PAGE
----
|Application ||WB, IHC-P, E|
|Other Accession||CAA28187, 758101|
|Calculated MW||Predicted: 15 kDa |
Observed: 19 kDa
|Application Notes||SLPI antibody can be used for detection of SLPI by Western blot at 1 - 2 µg/mL. Antibody can also be used for immunohistochemistry starting at 10 µg/mL.|
|Reconstitution & Storage||SLPI antibody can be stored at 4℃ for three months and -20℃, stable for up to one year. As with all antibodies care should be taken to avoid repeated freeze thaw cycles. Antibodies should not be exposed to prolonged high temperatures.|
|Precautions||SLPI Antibody is for research use only and not for use in diagnostic or therapeutic procedures.|
|Function||Acid-stable proteinase inhibitor with strong affinities for trypsin, chymotrypsin, elastase, and cathepsin G. May prevent elastase-mediated damage to oral and possibly other mucosal tissues.|
|Tissue Location||Mucous fluids.|
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Provided below are standard protocols that you may find useful for product applications.
SLPI Antibody: Secretory leukocyte protease inhibitor (SLPI) is produced at mucosal surfaces, primarily the upper respiratory tract and is thought to play an important role in the antiprotease defense mechanism of the lung. SLPI forms inhibitory complexes with numerous proteolytic enzymes such as neutrophil elastase, and has been shown to possess anti-inflammatory, anti-viral, and antibacterial activities. Its expression in oral epithelial cells is stimulated by HIV-1 gp120, suggesting that SLPI is a component of the oral mucosal response to HIV-1. In peripheral blood monocytes, SLPI can inhibit NF-κB activation by inhibiting IκB degradation in the cytoplasm and competing for NF-κB binding sites in the nucleus. This attenuation of the inflammatory response may also act to suppress liver metastases and other cancer cell invasions, but promote blood-borne metastasis via an invasion-independent pathway.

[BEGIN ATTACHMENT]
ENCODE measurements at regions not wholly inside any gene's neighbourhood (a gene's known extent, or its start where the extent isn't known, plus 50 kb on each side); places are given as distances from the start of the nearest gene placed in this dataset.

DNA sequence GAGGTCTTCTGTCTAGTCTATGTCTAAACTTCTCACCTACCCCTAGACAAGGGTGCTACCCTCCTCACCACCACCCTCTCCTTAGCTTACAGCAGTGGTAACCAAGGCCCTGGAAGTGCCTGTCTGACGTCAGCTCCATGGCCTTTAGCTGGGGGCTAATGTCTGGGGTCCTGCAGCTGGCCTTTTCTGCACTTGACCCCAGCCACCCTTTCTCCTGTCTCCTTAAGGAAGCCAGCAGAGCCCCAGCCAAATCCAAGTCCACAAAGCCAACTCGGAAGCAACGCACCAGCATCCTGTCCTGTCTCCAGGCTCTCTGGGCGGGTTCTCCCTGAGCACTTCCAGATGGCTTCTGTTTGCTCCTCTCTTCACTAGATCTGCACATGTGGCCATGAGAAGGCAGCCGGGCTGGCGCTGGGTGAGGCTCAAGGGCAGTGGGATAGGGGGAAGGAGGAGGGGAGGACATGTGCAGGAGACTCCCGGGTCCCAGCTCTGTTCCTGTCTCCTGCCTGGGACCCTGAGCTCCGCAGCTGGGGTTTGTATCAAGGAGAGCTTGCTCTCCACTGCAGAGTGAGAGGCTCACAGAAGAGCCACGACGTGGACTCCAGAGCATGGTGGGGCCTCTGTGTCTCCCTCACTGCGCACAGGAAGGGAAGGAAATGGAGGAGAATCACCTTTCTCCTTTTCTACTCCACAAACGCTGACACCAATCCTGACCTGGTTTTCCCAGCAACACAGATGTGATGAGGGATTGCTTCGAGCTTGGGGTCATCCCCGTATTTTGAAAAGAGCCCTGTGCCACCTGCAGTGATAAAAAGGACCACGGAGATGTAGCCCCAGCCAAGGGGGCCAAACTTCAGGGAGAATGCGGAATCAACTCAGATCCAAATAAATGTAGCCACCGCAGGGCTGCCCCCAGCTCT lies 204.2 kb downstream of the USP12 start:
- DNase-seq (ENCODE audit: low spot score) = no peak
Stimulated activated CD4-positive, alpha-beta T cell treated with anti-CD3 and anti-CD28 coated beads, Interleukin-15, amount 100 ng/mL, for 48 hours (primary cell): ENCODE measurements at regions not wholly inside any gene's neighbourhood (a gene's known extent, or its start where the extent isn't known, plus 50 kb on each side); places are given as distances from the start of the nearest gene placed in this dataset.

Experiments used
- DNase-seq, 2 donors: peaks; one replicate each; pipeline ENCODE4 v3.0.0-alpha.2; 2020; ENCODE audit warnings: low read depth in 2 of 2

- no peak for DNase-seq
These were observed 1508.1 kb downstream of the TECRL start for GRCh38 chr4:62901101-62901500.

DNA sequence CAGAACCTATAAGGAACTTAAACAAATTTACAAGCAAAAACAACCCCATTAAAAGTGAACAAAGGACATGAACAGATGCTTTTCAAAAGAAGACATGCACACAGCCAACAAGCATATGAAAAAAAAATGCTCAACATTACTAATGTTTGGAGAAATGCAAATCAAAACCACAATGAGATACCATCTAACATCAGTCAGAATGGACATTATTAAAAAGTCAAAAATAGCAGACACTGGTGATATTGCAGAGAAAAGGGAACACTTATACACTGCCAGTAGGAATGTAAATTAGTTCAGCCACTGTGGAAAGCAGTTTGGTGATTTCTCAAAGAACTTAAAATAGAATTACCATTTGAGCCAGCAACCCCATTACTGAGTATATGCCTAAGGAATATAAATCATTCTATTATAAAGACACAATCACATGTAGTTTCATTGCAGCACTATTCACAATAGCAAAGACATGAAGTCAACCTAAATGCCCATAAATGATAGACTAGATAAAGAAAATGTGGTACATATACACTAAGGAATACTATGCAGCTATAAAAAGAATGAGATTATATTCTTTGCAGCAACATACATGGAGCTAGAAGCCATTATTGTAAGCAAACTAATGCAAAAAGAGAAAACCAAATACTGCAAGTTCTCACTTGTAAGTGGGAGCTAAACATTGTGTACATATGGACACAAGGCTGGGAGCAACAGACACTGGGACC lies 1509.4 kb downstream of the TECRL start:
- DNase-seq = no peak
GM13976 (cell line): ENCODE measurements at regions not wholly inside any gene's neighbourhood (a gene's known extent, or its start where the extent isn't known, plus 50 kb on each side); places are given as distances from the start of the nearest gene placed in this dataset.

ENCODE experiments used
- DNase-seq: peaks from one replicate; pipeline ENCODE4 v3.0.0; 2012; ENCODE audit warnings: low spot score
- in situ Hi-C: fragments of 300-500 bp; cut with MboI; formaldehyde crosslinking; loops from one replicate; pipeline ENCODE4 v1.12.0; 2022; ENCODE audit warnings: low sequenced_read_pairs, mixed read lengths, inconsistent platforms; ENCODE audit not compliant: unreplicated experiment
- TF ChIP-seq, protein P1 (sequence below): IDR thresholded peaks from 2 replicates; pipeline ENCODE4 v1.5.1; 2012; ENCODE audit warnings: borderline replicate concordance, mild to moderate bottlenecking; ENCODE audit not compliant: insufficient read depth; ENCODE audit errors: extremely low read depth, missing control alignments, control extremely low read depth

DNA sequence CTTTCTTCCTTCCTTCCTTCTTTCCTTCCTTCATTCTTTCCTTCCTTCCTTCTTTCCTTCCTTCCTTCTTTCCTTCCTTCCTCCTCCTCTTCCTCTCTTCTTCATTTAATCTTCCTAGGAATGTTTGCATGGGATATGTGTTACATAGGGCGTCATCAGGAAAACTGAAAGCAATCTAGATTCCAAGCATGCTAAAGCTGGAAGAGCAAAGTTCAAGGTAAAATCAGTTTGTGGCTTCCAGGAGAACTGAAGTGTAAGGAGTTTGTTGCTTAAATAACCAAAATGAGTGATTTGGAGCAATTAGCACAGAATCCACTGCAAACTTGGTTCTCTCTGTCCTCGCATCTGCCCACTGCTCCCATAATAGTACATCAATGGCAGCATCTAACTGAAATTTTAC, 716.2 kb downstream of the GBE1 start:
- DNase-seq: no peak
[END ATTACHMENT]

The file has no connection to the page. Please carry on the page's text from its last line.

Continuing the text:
Abe T, Kobayashi N, Yoshimura K, et al. Expression of the secretory leukoprotease inhibitor gene in epithelial cells. J. Clin. Invest. 1991; 87:2207-15.
Hiemstra PS, Fernie-King BA, McMichael J, et al. Antimicrobial peptides: mediators of innate immunity as templates for the development of novel anti-infective and immune therapies. Curr. Pharm. Des. 2004; 10:2891-905.
Jana NK, Gray LR and Shugars DC. Human immunodeficiency virus type 1 stimulates the expression and production of secretory leukocyte protease inhibitor (SPLI) in oral epithelial cells: a role for SLPI in innate mucosal immunity. J. Virol. 2005; 79:6432-40.
Taggart CC, Cryan S-A, Weldon S, et al. Secretory leucoprotease inhibitor binds to NF-kB binding sites in monocytes and inhibits p65 binding. J. Exp. Med. 2005; 202:1659-68.
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